Rabat – Two Moroccan films have made it to the 14th Mobile Film Festival focusing on human rights, gender equality, the migrant crisis, and the struggles of LGBTQ+ individuals.
The Mobile Film Festival invites participants globally to make a one-minute film using their mobile phones. This year, the festival’s theme, “#StandUp4HumanRights,” commemorates the 70th anniversary of the Universal Declaration of Human Rights (UDHR).
The festival’s films featured sensitive topics, such as the migrant crisis, violence against women, and homophobia. It ran November 6-27.
On December 4 in Paris, winning candidates will receive €20,000 which will go towards the production of a short film.
Of 715 submissions from 81 countries, the festival’s jury selected 51 films from 19 countries, including the two Moroccan short mobile films, “Wet Drawing” and “Article 1.”
The perils of undocumented migration
“Wet Drawing” addresses the issue of the migrant crisis. In just one minute, it depicts a tragic story of families crossing the sea to seek asylum, only to lose “everything during their suicidal journeys.” This is not far from the reality of irregular migration.
The film, by Achraf Maadadi, shows a man reading at the beach, who notices his two children digging out objects from the wet sand: schoolbooks and wet papers. As the man makes his way to the shore, he discovers a worn out, soggy teddy bear, a child’s bag, and a wet drawing.
The child’s family drawing read, in faded colors, “Mama” and “Papa.” With a sad expression, the man looks up from the drawing and leaves, allowing the sea to swallow the lonely, wet drawing.
Thousands of migrants throw themselves at the mercy of the sea in search of a better life. Those that do survive see that sometimes reality is not what they had expected, while others drown with their dreams.
In the first nine months of 2018, 13 percent of the undocumented migrants who attempted to reach Europe tried to cross the Mediterranean or Atlantic from Morocco. In the same period, 7,100 Moroccans attempted to cross to Spain, according to official Spanish sources.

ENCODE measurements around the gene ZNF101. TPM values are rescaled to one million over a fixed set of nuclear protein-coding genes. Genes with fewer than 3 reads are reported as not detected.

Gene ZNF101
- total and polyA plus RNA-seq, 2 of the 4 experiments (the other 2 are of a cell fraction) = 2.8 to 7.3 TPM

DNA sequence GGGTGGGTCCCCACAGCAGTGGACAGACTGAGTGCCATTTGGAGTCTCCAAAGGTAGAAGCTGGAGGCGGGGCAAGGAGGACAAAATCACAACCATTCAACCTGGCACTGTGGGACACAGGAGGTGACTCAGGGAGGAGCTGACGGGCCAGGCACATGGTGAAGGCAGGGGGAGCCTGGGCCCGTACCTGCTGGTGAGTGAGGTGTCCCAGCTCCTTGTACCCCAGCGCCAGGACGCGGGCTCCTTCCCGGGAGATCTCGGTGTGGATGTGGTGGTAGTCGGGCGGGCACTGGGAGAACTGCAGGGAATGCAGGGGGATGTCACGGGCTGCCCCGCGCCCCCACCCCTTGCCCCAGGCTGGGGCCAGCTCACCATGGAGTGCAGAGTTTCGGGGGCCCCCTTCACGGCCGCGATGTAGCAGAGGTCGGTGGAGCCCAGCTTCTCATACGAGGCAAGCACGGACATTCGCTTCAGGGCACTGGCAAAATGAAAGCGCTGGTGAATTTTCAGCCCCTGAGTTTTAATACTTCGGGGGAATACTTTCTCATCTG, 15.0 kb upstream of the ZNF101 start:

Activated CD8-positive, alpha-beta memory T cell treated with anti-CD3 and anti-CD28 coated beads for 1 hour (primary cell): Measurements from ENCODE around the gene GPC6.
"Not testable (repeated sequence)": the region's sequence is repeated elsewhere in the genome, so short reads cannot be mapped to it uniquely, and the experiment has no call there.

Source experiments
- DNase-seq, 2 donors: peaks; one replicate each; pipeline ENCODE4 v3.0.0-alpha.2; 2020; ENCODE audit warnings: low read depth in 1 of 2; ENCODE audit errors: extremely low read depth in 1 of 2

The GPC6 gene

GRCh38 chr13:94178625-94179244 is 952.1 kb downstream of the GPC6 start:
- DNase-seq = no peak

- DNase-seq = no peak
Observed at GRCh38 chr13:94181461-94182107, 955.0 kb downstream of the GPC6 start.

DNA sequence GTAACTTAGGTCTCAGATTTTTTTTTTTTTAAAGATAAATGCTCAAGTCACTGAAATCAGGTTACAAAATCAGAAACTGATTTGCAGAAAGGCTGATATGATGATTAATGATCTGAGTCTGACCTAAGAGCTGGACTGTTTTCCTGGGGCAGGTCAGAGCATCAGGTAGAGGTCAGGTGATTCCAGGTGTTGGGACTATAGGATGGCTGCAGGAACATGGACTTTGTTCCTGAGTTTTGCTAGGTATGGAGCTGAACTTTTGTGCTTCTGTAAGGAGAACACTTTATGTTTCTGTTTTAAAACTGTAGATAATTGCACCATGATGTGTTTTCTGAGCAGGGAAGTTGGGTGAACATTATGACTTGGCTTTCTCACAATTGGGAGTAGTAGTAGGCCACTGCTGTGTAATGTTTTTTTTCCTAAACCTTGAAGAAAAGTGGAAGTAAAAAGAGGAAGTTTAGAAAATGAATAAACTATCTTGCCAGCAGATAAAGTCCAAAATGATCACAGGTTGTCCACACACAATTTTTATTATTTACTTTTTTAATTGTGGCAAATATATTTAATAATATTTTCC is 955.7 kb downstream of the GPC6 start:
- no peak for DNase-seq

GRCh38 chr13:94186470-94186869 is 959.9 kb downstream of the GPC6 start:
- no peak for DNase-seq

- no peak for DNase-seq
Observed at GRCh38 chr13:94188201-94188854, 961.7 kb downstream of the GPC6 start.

Humans are born equal
“Article 1” by “C5 A” students of La Ribambelle school in Casablanca touches upon gender equality. The film refers to Article 1 of the Moroccan 2011 Constitution.
The article reads: “Morocco is a constitutional, democratic, parliamentary and social Monarchy.”
The film shows six children, three boys and three girls, at a classroom arguing in French about one line “All humans are born equal in rights.”
In French, the word “homme” stands for both “human” and “man,” which becomes the center of their argument. One of the girls interrupted and ended the argument by reading from a dictionary that “homme” stands for “male or female” and went on to explain about how both sexes are equal.
Article 19 of the Moroccan Constitution stress that “the man and the woman enjoy, in equality, the rights and freedoms of civil, political, economic, social, cultural and environmental character.”
For years, women around the world have been working to achieve gender equality and eliminate gender-based violence.
In September, the Moroccan government passed Law 103-13 to eliminate violence against women, sexual harassment, and gender-based discrimination.
The law promises prison sentences ranging from one to six months for people who sexually harass women in public spaces. Harassment is defined as the use of words, acts, or signals of a sexual nature for sexual purposes.
It remains to be seen whether Morocco will bring a law that protects sexual minorities in the future.
The mobile phone festival was organized in partnership with the United Nations, Youtube, and the European Union, under the patronage of French President Emmanuel Macron.
Since 2005, the Mobile Film Festival has promoted young talents in the international competition requiring “ 1 mobile – 1 minute – 1 film.”